The second phase will correspond to both the inclusion of participants and the period of the tDCS sessions. This phase will always begin on Monday with five steps: (1) participants will be evaluated for study eligibility based on the inclusion and exclusion criteria; (2) they will have to sign the informed consent and the “safety agreement” after it has been ascertained that the participant has a zero alcohol-blood level using breath alcohol concentration; (3) a clinical (including alcohol TLFB) and biological baseline assessment will be performed (visit 1); (4), included participants will be randomized to active or placebo tDCS; and (5), the first tDCS will be delivered.

     
  3. 3)

    Then, daily sessions will be performed during the following days up to Friday. The second phase will end by a clinical assessment (visit 2) once the last tDCS session has been delivered.

     
  4. 4)

    The third phase will be a 6-month follow-up phase without treatment. A clinical assessment will be performed every 4 weeks (visits 3 to 8), and the biochemical markers of alcohol consumption will be measured at 1, 3, and 6 months after the end of the stimulation (visits 3, 5, and 8).

     

Interventions

For tDCS, a StarStim wireless tDCS neurostimulator (Neuroelectrics, Barcelona, Spain) will be used. It can deliver a maximum current of plus/minus 2 mA per electrode. Direct currents will be applied via a pair of 0.9 % NaCl-soaked surface sponge electrodes (25 cm2). According to the 10–20 international system, the anode will be placed over F4 (right DLPFC), and the cathode, over F3 (left DLPFC). Patients will receive two consecutive 13-min anodal tDCS sessions (2 mA) per day on 5 consecutive days. The two daily tDCS sessions will be separated by an interval of 20 min. Each of the two sessions will have a ramp-in and ramp-out of 15 s each. This pattern of stimulation (anode F4; 13:20:13 min) is in accordance with the study of Klauss, who found that these stimulation parameters for tDCS had a long-lasting, beneficial, modulatory effect on alcohol-use relapse at 6 months [12].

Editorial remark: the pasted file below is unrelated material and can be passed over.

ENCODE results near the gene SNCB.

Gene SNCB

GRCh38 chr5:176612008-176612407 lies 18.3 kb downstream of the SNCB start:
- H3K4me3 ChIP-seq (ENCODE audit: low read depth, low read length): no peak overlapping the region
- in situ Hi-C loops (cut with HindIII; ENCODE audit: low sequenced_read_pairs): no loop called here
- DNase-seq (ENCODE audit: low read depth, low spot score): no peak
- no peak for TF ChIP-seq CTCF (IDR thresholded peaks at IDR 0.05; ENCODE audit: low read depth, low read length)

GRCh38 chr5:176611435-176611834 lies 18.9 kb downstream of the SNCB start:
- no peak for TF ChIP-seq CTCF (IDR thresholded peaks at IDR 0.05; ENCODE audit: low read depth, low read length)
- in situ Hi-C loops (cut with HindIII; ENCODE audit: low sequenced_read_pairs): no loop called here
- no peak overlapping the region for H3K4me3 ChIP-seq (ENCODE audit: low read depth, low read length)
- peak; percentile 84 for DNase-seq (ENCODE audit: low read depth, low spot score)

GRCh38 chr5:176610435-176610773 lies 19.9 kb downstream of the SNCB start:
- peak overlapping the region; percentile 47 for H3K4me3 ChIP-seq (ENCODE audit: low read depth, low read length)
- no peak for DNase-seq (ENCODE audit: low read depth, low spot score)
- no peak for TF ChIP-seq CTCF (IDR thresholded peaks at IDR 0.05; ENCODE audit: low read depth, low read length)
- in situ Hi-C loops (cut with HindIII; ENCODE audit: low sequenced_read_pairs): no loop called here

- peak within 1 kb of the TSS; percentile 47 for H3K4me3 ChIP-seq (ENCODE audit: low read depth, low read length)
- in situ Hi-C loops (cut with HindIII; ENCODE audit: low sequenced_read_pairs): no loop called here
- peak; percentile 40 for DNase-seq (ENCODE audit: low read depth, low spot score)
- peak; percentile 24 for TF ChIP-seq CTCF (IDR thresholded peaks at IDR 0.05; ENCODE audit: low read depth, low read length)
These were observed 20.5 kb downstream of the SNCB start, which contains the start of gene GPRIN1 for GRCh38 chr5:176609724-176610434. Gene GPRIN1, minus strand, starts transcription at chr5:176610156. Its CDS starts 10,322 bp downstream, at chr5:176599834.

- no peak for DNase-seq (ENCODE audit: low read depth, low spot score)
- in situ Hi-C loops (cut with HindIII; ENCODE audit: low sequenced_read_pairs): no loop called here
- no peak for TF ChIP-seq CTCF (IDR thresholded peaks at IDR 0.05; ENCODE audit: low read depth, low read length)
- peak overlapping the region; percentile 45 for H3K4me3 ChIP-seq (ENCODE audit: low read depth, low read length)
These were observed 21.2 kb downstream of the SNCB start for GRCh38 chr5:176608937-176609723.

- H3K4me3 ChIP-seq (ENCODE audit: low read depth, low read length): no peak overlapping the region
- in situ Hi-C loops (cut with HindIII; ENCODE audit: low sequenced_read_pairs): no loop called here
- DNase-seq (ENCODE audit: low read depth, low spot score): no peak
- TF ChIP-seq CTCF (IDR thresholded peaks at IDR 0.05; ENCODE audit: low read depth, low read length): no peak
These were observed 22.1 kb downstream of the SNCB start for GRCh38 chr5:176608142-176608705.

The StarStim wireless tDCS neurostimulator includes a study mode for double-blind studies. The study mode encodes sham and active stimulation. Numerous sham and active stimulation protocols will be created and numbered without providing information related to the set-up. At the inclusion of a patient, the administrator will assign the subject to one of the protocols previously recorded in StarStim. During the stimulation, the operator will not have access to protocol data to preserve double-blinding. Sham stimulation will be given using a similar pattern of stimulation to that in the active group. With sham stimulation, the initial ramp-up phase of 15 s (also up to 2 mA) will be immediately followed by a ramp down phase of 30 seconds. A second ramp-up (30 s) and down (15 s) phase will be delivered 13 min later in order to envelop the beginning and the end of a session’s stimulation. Using this pattern of sham stimulation, we hope to improve sham conditions both for participants and assessor blinding by inducing skin sensation and skin redness in the immediate poststimulation period, even though no 13-minute stimulation period occurred.

Randomization